Advertisement

Molecular Biology Reports

, Volume 42, Issue 12, pp 1603–1614 | Cite as

A conserved RNA structural element within the hepatitis B virus post-transcriptional regulatory element enhance nuclear export of intronless transcripts and repress the splicing mechanism

  • Akasit Visootsat
  • Sunchai Payungporn
  • Nattanan P. T-Thienprasert
Manuscript

Abstract

Hepatitis B virus (HBV) infection is a primary cause of hepatocellular carcinoma and liver cirrhosis worldwide. To develop novel antiviral drugs, a better understanding of HBV gene expression regulation is vital. One important aspect is to understand how HBV hijacks the cellular machinery to export unspliced RNA from the nucleus. The HBV post-transcriptional regulatory element (HBV PRE) has been proposed to be the HBV RNA nuclear export element. However, the function remains controversial, and the core element is unclear. This study, therefore, aimed to identify functional regulatory elements within the HBV PRE and investigate their functions. Using bioinformatics programs based on sequence conservation and conserved RNA secondary structures, three regulatory elements were predicted, namely PRE 1151–1410, PRE 1520–1620 and PRE 1650–1684. PRE 1151–1410 significantly increased intronless and unspliced luciferase activity in both HepG2 and COS-7 cells. Likewise, PRE 1151–1410 significantly elevated intronless and unspliced HBV surface transcripts in liver cancer cells. Moreover, motif analysis predicted that PRE 1151–1410 contains several regulatory motifs. This study reported the roles of PRE 1151–1410 in intronless transcript nuclear export and the splicing mechanism. Additionally, these results provide knowledge in the field of HBV RNA regulation. Moreover, PRE 1151–1410 may be used to enhance the expression of other mRNAs in intronless reporter plasmids.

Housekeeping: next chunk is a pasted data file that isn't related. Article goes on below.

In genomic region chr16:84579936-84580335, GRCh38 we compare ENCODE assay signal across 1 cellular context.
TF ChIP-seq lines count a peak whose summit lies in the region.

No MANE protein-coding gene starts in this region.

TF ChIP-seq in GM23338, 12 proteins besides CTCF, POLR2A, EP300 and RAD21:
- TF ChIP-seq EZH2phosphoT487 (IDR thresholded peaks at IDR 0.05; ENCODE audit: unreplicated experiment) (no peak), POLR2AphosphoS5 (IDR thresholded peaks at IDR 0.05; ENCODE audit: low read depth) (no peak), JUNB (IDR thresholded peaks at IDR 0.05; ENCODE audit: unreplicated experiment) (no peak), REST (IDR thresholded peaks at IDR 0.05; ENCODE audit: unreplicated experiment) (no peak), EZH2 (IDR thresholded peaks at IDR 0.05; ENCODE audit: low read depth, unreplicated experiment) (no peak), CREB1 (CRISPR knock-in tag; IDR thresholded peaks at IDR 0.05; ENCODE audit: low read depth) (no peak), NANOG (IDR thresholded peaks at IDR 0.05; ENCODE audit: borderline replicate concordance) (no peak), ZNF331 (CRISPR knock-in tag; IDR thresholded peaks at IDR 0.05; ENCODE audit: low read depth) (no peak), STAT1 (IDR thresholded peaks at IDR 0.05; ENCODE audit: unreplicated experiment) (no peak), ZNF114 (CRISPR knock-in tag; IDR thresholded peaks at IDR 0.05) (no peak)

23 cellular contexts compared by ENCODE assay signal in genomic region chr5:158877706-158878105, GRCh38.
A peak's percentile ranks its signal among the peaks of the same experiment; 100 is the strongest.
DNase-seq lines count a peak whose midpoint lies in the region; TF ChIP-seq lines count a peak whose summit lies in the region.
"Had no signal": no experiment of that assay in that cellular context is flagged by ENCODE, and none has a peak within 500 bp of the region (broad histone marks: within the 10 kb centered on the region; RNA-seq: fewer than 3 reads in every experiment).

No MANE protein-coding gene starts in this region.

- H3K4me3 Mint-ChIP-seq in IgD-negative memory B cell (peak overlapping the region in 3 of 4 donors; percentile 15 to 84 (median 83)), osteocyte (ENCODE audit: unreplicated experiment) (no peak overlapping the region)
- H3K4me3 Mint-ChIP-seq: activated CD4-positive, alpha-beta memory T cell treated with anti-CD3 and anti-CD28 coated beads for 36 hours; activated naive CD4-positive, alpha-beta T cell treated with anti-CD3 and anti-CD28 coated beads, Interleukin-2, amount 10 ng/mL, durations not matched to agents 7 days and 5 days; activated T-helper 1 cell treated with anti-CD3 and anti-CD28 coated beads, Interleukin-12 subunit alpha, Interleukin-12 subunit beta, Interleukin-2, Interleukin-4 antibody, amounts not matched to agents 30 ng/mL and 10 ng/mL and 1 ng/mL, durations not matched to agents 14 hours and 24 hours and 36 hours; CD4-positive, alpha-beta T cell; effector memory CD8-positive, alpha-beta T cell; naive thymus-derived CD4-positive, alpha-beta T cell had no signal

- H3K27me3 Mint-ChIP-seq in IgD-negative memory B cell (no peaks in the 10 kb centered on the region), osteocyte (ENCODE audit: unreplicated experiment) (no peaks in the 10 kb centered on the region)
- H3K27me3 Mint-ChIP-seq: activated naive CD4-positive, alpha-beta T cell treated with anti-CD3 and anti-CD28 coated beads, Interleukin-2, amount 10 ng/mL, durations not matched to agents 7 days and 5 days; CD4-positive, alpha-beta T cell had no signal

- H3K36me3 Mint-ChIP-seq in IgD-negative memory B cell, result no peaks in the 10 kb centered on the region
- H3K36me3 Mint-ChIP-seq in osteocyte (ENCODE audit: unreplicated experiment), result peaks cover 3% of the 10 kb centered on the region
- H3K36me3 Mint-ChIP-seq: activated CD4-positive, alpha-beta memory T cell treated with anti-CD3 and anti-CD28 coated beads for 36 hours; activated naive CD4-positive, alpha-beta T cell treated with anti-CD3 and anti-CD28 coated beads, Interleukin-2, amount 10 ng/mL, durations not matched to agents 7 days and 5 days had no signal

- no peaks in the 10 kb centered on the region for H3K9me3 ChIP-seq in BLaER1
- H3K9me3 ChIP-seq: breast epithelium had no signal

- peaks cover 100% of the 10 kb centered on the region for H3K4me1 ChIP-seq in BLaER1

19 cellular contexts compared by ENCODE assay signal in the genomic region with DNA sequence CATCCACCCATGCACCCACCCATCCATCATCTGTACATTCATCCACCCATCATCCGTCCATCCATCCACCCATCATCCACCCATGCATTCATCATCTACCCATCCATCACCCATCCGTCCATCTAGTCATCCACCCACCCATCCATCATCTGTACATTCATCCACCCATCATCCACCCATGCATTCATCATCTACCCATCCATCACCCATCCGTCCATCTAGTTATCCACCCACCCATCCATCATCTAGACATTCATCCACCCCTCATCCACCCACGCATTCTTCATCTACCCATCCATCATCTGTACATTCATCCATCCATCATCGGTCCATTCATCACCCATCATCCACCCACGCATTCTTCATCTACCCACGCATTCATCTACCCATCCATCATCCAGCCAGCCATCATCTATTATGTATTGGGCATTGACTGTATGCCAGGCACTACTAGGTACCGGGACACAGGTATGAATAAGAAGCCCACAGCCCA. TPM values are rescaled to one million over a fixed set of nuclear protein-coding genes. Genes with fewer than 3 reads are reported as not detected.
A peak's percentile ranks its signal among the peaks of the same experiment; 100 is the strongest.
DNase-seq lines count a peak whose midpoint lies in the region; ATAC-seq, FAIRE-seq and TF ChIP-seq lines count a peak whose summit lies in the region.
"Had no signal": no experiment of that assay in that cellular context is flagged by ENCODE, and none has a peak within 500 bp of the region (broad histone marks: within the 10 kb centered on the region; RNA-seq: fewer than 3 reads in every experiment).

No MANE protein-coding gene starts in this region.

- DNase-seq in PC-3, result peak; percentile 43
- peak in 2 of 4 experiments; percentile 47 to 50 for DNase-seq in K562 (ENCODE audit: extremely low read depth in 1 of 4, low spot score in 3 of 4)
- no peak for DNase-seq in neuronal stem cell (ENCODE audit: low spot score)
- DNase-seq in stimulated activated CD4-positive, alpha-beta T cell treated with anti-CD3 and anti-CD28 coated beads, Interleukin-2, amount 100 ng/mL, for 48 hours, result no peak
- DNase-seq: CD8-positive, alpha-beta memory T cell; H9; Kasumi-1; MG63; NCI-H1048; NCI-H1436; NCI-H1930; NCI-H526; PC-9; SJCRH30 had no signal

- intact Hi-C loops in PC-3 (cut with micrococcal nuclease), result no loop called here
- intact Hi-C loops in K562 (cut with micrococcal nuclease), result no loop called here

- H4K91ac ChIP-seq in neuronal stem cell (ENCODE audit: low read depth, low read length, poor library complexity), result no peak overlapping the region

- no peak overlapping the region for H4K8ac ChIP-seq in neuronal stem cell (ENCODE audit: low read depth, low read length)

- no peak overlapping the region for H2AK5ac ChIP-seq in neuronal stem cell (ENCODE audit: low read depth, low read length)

Keywords

Hepatitis B virus HBV PRE Nuclear export Splicing Regulatory element 

Notes

Acknowledgments

We would like to express our deep appreciation to Dr. Christopher M. Brown for plasmids (pBasic (-IN) and pSpliceLuc). AV was funded by a Graduate School Kasetsart University Grant. NPT is funded by a Faculty of Science Grant, Kasetsart University (APSP 4/2556 and ScRF-S6/2558). This study was also funded by the Kasetsart University Research and Development Institute Grant (Mor-Vor 7.56).

Compliance with ethical standards

Conflict of Interest

The authors declare that they have no conflict of interest.

References

  1. 1.
    Niederau C (2014) Chronic hepatitis B in 2014: great therapeutic progress, large diagnostic deficit. World J Gastroenterol 20(33):11595–11617. doi: 10.3748/wjg.v20.i33.11595 PubMedCentralCrossRefPubMedGoogle Scholar